The Daily Gazette is reprinting excerpts of the late Larry Hart’s long-running column, “Tales of Old Dorp.” Today, Hart remembers a big scandal and a big speed record from February 1921. This column excerpt originally was published Feb. 28, 1978.
Two news items that appeared in the Gazette toward the close of February 1921 were very much a part of the times — but today, 57 years later, we might find them a bit incredible.
One had to do with a veteran dancing master of St. Louis who announced the closing of his dance hall to all public dances “until public tastes and manners improve.”
Professor F. Lester Caindenin declared that public dancing in the past several months had become more immoral and indecent than at any time in the last 30 years. This was the Prohibition Era, the beginning of the Roaring Twenties, and though things would be getting a lot livelier in a few more years, the dancing master was already fed up.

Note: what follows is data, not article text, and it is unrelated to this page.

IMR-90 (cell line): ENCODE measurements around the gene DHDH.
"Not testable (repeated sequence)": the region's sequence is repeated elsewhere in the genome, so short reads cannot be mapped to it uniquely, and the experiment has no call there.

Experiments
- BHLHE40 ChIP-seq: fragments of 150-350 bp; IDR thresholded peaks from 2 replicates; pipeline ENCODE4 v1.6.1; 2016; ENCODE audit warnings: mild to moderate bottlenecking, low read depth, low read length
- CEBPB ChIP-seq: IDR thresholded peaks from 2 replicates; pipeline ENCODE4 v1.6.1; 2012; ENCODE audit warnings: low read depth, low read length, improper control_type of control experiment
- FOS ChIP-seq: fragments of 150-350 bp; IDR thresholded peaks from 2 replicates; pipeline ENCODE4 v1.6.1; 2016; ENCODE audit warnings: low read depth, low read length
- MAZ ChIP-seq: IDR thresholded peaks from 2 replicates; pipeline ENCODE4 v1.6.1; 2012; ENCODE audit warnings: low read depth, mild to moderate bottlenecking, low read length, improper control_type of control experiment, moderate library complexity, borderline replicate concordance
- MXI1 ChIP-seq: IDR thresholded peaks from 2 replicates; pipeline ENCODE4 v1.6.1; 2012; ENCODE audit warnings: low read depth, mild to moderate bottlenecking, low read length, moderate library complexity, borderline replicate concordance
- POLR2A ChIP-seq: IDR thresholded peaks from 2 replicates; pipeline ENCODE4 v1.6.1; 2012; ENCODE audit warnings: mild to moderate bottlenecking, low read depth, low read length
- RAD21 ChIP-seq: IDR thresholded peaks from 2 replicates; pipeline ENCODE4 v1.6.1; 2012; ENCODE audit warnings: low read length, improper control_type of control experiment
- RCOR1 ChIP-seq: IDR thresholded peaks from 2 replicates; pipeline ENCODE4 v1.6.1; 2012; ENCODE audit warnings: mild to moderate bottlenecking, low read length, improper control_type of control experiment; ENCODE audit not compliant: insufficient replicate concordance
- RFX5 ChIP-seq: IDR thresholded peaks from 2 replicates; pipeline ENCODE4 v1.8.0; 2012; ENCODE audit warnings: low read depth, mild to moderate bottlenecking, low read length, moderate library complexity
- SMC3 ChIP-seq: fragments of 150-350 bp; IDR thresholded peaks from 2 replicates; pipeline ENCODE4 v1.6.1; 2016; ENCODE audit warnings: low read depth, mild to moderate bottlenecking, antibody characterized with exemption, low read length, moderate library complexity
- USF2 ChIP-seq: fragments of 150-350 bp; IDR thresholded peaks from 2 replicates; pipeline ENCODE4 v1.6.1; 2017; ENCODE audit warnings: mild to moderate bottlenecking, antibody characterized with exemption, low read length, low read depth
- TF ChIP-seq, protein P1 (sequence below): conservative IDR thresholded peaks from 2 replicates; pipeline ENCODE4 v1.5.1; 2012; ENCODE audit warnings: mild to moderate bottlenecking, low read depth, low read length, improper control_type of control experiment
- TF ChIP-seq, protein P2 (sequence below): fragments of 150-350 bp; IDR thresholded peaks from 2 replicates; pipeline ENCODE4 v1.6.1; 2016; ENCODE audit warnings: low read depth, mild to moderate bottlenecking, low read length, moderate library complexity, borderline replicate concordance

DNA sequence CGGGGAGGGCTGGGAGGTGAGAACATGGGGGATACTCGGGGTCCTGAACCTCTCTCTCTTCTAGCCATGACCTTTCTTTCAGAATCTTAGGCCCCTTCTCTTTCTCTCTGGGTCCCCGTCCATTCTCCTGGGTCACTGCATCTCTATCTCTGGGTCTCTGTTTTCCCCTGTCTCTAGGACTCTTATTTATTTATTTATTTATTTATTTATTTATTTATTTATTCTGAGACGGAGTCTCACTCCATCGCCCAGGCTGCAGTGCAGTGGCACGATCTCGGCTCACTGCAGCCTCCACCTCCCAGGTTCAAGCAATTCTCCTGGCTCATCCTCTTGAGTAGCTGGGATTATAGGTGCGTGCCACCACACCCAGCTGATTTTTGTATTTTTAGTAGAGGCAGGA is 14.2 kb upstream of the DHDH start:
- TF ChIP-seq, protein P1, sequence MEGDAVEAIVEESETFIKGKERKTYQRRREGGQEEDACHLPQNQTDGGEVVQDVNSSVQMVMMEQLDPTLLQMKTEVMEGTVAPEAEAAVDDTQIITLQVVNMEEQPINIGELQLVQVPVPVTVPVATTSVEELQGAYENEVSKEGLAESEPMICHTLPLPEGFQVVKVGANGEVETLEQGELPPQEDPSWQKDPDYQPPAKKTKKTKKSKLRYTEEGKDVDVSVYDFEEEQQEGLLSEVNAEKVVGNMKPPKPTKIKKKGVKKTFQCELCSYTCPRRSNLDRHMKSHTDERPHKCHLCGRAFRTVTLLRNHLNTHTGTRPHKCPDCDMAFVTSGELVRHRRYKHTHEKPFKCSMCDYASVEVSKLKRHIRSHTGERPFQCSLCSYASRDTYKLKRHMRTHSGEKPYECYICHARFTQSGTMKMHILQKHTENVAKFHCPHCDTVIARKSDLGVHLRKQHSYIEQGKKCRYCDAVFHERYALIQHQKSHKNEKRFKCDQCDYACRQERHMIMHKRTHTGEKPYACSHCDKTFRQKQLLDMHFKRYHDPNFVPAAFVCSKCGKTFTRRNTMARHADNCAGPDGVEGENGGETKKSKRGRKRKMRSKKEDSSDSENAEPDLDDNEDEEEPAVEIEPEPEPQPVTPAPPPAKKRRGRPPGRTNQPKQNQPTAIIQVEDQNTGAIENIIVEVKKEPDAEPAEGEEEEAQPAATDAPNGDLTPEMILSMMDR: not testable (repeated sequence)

One of his grievances was against the “toddle” or “shuffle” craze, which he said drove decent people off the dance floor. He also said the time had come when dance hall proprietors “must keep a guard at their door to watch “spooners” in automobiles at the curb.
“When young girls come to dances with their bodices cut as low and their skirts as high as possible, and the young men enter the ballroom with whiskey flasks on their hips and a pint or two under their belts, and when such dances as “toddle” and “shuffle” are tolerated, the result is something hard to picture in printable terms,” Caindenin said.
On the morning of Feb. 24 came the big news, in front page headlines, that eight bags of mail had been delivered from San Francisco to New York in a cross-continental mail record time of 33 hours and 20 minutes, beating the old record by two hours and 40 minutes.
The record delivery was accomplished by a team of four airplanes and crews.
Another relay team tried it at the same time but came to grief when one plane crashed at Elko, Nev., killing the pilot, and two others were forced to land because of bad weather.